The most wrongly ignored topic: T-SQL improvements

    • There is so much goodness here!
      • Common Table Expressions (hierarchical queries)
      • Improved WAITFOR offers queuing in the database.
      • Pivot and Apply
      • Out from insert update and delete statements
        For instance:
        insert into MyTable

    output inserted.id
    values (x,y)

      • Ranking functions
      • TRY CATCH for transaction abort handling
      • ‘Execute as’ to have a stored proc run using a fixed identity you can specify.
      • DDL Triggers: Trigger on CREATE/ALTER/DROP statements
    • Too much goodness to sum up. I need to spend more time here!

     

    The most debated topic: Objectspaces

    This is a real hot debate. Java developers have this debate and now I’m afraid Microsoft developers will have the debate as well. I know it’s not a SQL Server Yukon only topic but it’s hard not to discuss data access when talking databases.

    ·         My take: a good designed DAL and framework can be as efficient as an Object Relation Mapping Framework. Optimizing data access when using an OR Framework will be a challenge or will require effort comparable to building a proprietary DAL in many cases. I would only use frameworks like this if:

    o        There’s a lot of business logic running on the server with little user involvement

    o        I need to build an app on a database I don’t own with a very complex schema (let’s take SAP as an example).

    o        My boss tells me to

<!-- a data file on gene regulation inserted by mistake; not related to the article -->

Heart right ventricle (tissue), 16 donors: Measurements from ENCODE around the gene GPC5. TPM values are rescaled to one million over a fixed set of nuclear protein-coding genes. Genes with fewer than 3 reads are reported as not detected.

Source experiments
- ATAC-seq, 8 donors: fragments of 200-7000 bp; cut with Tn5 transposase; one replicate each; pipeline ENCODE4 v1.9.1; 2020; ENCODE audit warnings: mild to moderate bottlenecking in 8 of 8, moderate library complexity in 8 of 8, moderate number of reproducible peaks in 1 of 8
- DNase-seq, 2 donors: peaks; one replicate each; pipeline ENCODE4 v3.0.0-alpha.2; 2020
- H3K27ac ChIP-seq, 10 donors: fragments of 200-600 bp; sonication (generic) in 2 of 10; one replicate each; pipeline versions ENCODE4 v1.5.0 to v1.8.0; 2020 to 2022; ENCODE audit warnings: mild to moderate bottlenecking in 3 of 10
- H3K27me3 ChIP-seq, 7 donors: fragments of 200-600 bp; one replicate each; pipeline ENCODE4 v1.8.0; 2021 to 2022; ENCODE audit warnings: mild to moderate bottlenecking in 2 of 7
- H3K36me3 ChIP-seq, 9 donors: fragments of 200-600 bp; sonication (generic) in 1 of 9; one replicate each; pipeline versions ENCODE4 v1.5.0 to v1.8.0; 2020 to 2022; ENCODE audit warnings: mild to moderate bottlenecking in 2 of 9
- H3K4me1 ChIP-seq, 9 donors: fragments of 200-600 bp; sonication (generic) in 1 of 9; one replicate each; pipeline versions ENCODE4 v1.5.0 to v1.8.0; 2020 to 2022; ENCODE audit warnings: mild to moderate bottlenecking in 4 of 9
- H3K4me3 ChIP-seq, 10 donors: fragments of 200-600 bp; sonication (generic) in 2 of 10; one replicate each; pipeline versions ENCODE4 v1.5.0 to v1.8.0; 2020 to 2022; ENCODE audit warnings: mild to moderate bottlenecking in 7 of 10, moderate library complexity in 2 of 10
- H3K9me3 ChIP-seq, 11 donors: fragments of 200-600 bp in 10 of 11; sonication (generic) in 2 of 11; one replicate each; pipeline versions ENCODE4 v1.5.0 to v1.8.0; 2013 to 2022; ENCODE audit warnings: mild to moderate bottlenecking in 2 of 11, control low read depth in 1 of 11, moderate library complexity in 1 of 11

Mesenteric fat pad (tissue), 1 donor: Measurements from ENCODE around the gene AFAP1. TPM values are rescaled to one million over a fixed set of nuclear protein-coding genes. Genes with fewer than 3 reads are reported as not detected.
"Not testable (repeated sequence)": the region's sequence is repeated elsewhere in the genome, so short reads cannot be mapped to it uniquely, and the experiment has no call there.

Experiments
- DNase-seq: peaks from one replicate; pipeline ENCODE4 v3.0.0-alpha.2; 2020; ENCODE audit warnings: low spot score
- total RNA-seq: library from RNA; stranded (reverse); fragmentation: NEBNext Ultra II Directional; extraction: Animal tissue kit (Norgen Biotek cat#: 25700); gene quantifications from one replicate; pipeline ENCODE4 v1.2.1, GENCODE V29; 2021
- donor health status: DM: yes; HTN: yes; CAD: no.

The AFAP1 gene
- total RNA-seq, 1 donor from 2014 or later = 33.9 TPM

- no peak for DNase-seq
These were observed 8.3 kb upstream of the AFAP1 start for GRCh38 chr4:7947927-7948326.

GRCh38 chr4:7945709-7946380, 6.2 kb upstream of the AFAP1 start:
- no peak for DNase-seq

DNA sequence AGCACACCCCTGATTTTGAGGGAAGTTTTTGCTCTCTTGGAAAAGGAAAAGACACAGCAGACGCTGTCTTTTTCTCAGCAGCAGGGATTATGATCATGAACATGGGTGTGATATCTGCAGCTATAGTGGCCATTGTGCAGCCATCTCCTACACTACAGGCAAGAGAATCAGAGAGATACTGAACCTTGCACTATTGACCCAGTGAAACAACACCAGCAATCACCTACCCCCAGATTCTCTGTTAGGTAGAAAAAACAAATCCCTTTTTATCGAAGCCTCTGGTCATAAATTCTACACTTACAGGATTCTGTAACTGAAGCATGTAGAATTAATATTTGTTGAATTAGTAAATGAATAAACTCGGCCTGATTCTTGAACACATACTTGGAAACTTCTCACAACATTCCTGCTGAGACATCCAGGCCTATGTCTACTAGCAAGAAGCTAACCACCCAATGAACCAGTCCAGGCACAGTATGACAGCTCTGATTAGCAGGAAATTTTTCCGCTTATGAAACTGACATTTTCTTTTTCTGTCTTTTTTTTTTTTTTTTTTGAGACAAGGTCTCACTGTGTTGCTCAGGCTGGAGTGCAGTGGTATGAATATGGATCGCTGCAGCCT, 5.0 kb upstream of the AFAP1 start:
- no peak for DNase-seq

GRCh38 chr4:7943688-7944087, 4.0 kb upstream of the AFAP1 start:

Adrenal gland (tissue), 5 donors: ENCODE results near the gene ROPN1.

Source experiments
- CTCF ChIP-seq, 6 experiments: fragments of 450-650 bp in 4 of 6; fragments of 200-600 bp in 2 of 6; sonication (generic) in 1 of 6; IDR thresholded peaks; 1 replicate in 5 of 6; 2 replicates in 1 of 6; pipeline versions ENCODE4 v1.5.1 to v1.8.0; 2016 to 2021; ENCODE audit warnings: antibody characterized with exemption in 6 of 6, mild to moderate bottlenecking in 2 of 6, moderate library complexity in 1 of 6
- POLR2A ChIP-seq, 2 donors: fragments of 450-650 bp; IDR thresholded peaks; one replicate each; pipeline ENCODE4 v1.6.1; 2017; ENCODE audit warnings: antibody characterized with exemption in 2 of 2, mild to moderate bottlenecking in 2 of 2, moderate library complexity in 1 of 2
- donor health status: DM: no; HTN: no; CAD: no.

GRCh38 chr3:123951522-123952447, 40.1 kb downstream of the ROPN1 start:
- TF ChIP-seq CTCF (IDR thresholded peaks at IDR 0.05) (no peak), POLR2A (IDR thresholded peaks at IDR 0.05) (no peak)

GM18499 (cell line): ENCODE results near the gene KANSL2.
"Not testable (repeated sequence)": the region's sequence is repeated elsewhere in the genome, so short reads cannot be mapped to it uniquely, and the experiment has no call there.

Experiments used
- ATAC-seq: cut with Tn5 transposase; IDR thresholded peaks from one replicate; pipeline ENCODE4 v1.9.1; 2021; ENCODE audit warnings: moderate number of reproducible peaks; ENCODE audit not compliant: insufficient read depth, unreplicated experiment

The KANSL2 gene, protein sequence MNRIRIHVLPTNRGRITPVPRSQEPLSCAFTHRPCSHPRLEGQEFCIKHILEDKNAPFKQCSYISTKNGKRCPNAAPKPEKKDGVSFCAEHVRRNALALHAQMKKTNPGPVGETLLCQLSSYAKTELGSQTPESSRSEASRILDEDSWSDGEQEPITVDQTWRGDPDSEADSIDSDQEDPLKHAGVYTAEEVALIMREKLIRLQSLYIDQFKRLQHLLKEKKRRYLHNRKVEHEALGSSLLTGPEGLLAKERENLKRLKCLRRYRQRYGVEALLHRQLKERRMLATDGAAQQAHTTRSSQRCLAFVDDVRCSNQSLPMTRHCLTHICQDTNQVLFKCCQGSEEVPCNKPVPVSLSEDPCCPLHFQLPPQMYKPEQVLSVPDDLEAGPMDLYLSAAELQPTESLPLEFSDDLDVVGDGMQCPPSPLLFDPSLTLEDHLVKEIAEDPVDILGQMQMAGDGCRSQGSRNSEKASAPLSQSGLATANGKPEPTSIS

·         Some ISV’s take on this:

    o        Way cool! Every SQL statement I don’t have to write is saving me money.

    o        Hey, I wrote this already years ago!

     

     

  • Hans VB's WebLog - For FREE!!!

    TechEd Europe 2004 (Amsterdam)

    • 0 Comments

    My main objective is to evangelize (don't blame me, I don't like the word evangelism either) SQL Server 2005. Although this objective fills 100% of my time, I took on the task of deciding which sessions go into the Developer Tools and Technologies track for TechEd Europe so I can fill some other 10%. Obviously we base ourselves on the TechEd US session list but there are some differences because of regional accents, number of sessions that can be allocated and last but not least because we want to give some regional stars the opportunity to deliver their 'hit' presentations at TechEd.

    Now, finding great sessions and putting them on the agenda is easy. The hard part is dropping good sessions. I'm looking at about 150 sessions that would be worth delivering but I can only retain 72. On top of that, we are presenting at this year's TechEd quite a lot of content on Visual Studio 2005 and SQL Server 2005. I'm pretty sure many developers are looking forward to those information but the reality is that every Whidbey session will take a slot that could have been filled by a today's technology session.

    It's a dilemma, much like deciding which features will go in the next release of a your software. It reminds me of the oocasion where I had the honnor to attend a meeting of the Visual Basic PM's. One PM - I can't remember which subsystem he was responsible for - was told that he couldn't implement all the priority one features on his list. I don't think he slept well that night.

    Anyway, back to TechEd. The verdict is that there will be a 75% current tech - 25% Whidbey partition for the dev & tools track. Trying to do the right thing ain't easy.

    I find myself in Istanbul today. Although less than 4 hours flying from Belgium - where I live - a completely different type of place. Facinating.